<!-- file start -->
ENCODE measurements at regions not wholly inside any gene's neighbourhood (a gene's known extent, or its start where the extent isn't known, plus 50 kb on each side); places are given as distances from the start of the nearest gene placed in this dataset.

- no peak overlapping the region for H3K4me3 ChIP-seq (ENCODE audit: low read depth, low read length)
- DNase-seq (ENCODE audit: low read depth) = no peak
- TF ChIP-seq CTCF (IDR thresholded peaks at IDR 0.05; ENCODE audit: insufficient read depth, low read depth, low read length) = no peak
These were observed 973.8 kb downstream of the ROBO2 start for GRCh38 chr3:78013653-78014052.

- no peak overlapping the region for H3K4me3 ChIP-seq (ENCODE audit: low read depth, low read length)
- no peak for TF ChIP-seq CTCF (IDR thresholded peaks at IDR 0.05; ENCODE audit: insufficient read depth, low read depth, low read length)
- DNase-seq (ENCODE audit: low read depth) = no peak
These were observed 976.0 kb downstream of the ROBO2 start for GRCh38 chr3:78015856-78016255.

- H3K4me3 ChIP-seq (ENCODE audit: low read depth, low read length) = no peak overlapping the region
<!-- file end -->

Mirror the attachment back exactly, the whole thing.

ENCODE measurements at regions not wholly inside any gene's neighbourhood (a gene's known extent, or its start where the extent isn't known, plus 50 kb on each side); places are given as distances from the start of the nearest gene placed in this dataset.

- no peak overlapping the region for H3K4me3 ChIP-seq (ENCODE audit: low read depth, low read length)
- DNase-seq (ENCODE audit: low read depth) = no peak
- TF ChIP-seq CTCF (IDR thresholded peaks at IDR 0.05; ENCODE audit: insufficient read depth, low read depth, low read length) = no peak
These were observed 973.8 kb downstream of the ROBO2 start for GRCh38 chr3:78013653-78014052.

- no peak overlapping the region for H3K4me3 ChIP-seq (ENCODE audit: low read depth, low read length)
- no peak for TF ChIP-seq CTCF (IDR thresholded peaks at IDR 0.05; ENCODE audit: insufficient read depth, low read depth, low read length)
- DNase-seq (ENCODE audit: low read depth) = no peak
These were observed 976.0 kb downstream of the ROBO2 start for GRCh38 chr3:78015856-78016255.

- H3K4me3 ChIP-seq (ENCODE audit: low read depth, low read length) = no peak overlapping the region